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UNITED
NATIONS
A

        General Assembly
Distr.
GENERAL
A/61/140 (Part I)
13 July 2006

English
Original: Arabic/English/Spanish

Sixty-first session
Items 84 and 90 of the preliminary list*
Establishment of a nuclear-weapon-free zone in the region
of the Middle East
The risk of nuclear proliferation in the Middle East





Establishment of a nuclear-weapon-free zone in the region of the Middle East


Report of the Secretary-General



* A/61/50 and Corr.1.

Contents

Paragraphs
Page
I. Introduction
1–2
2
II. Observations
3–5
2
III. Replies received from Governments
3
      Bolivia
3
      Canada
3
      Chile
5
      Jamaica
5
      Japan
5
      Lebanon
7
      Libyan Arab Jamahiriya
7
      Mauritius
8
      Syrian Arab Republic
8
      United Arab Emirates
9



I. Introduction

1. In paragraph 10 of its resolution 60/52 of 8 December 2005 on the establishment of a nuclear-weapon-free zone in the region of the Middle East, the General Assembly requested the Secretary-General to continue to pursue consultations with the States of the region and other concerned States, in accordance with paragraph 7 of resolution 46/30 of 6 December 1991, taking into account the evolving situation in the region, and to seek from those States their views on the measures outlined in chapters III and IV of the study annexed to his report of 10 October 1990 (A/45/435) or other relevant measures, in order to move towards the establishment of a nuclear-weapon-free zone in the Middle East. In paragraph 11 of the same resolution, the Assembly requested the Secretary-General to submit the current report to its sixty-first session on the implementation of the resolution.

2. On 17 February 2006, a note verbale was sent to all Member States drawing their attention to paragraph 10 of resolution 60/52 and seeking their views on the matter. The replies received from Bolivia, Canada, Chile, Jamaica, Japan, Lebanon, the Libyan Arab Jamahiriya, Mauritius, the Syrian Arab Republic and the United Arab Emirates are reproduced in section III below. Any replies subsequently received from other Member States will be issued as addenda to the present report.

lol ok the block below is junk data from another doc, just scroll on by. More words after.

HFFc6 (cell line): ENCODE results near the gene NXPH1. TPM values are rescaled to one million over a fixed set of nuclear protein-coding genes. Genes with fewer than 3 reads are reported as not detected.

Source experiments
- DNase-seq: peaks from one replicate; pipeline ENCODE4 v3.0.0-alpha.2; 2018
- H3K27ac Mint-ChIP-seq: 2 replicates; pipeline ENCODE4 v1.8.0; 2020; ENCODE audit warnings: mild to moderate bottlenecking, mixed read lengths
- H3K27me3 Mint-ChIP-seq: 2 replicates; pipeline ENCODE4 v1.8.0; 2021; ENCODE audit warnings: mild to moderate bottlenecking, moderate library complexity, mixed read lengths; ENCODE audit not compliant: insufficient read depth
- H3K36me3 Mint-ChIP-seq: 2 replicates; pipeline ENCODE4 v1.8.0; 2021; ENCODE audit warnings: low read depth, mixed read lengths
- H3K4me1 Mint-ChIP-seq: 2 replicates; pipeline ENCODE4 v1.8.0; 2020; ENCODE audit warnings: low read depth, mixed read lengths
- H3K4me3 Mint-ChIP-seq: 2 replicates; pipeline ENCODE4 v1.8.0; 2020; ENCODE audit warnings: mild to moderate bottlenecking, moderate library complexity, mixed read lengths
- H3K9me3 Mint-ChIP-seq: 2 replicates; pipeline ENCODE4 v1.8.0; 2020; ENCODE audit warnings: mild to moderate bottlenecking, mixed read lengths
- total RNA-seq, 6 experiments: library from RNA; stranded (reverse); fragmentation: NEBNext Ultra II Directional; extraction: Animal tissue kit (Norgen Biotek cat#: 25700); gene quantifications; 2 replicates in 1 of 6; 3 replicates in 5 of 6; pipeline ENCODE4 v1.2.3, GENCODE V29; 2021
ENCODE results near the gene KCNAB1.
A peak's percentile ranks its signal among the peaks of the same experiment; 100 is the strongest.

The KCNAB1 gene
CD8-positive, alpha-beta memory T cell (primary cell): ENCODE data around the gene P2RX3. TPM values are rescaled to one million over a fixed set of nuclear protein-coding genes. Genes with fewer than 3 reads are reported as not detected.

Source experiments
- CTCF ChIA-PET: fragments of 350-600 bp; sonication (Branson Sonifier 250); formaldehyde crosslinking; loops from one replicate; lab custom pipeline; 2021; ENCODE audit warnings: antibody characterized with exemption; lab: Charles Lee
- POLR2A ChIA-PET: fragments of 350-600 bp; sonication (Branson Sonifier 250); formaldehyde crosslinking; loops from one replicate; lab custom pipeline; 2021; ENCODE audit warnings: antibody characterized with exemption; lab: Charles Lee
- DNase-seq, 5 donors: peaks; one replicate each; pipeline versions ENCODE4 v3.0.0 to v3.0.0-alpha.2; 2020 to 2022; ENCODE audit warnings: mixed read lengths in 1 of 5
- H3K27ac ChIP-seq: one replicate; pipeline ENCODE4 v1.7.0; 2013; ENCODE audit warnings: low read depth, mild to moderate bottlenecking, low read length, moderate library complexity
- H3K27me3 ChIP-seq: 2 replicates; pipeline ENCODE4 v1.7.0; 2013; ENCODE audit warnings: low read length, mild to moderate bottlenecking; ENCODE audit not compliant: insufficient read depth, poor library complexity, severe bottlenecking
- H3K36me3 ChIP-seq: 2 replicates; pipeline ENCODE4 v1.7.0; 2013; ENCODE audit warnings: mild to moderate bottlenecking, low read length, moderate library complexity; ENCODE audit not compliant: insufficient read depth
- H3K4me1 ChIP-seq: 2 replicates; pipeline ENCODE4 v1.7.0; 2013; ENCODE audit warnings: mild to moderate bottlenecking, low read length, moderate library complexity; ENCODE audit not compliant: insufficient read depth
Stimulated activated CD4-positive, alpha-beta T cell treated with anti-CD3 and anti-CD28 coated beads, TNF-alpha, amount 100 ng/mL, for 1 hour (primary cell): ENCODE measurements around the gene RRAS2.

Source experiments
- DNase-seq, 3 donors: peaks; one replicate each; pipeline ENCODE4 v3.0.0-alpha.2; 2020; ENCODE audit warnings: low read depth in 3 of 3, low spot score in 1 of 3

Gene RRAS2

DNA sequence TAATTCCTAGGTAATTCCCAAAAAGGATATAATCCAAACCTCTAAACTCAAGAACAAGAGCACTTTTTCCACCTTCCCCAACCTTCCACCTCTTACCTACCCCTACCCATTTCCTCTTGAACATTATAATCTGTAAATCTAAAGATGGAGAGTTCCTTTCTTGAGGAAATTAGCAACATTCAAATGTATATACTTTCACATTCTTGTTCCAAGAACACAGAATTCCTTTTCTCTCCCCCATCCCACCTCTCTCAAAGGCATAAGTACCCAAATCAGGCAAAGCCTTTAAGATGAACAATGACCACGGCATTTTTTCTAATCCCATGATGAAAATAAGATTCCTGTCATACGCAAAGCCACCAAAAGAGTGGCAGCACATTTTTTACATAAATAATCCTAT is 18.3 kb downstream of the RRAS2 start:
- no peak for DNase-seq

II. Observations

3. The issue of the establishment of a nuclear-weapon-free zone in the region of the Middle East remains important. It is recalled that, in the general debate and during deliberations on the issue at the Review Conference of the Parties to the Treaty on the Non-Proliferation of Nuclear Weapons, held in New York from 2 to 27 May 2005, States parties reiterated their support for the establishment of a zone in the Middle East free of nuclear weapons and other weapons of mass destruction, reaffirmed the importance of the implementation of the resolution on the Middle East adopted by the 1995 Review and Extension Conference and recognized that the resolution remained valid until its goals and objectives were achieved.

4. The Secretary-General has on several occasions had various consultations with concerned parties within and outside the region in order to explore further ways and means of promoting the establishment of a nuclear-weapon-free zone in the Middle East. The Secretary-General is concerned that developments in the region since his previous report on the subject of 18 July 2005 (A/60/126 (Part I)) could have an impact on efforts towards the realization of a nuclear-weapon-free zone in the Middle East.

5. The Secretary-General reiterates that continued efforts to achieve a just, lasting and comprehensive peace are needed and hopes that conditions will soon be met to give new impetus to the Road Map developed by the Quartet of the European Union, the Russian Federation, the United States of America and the United Nations. The Secretary-General calls upon all concerned parties within and outside the region to resume dialogue with a view to creating stable security conditions and an eventual settlement that would facilitate the process of establishing a zone free of nuclear weapons in the Middle East. The Secretary-General reiterates the continued readiness of the United Nations to provide any assistance deemed helpful in that regard.

III. Replies received from Governments


Bolivia

[Original: Spanish]
[8 June 2006]

General Assembly resolution 60/52 of 8 December 2005 reaffirms the critical importance of effective verification measures in non-proliferation, arms-control and disarmament agreements and other similar obligations, and the essential contribution that they have made in this regard.

Bolivia considers that actions taken to eliminate any possibility of using nuclear weapons in any part of the world should be supported by the international community.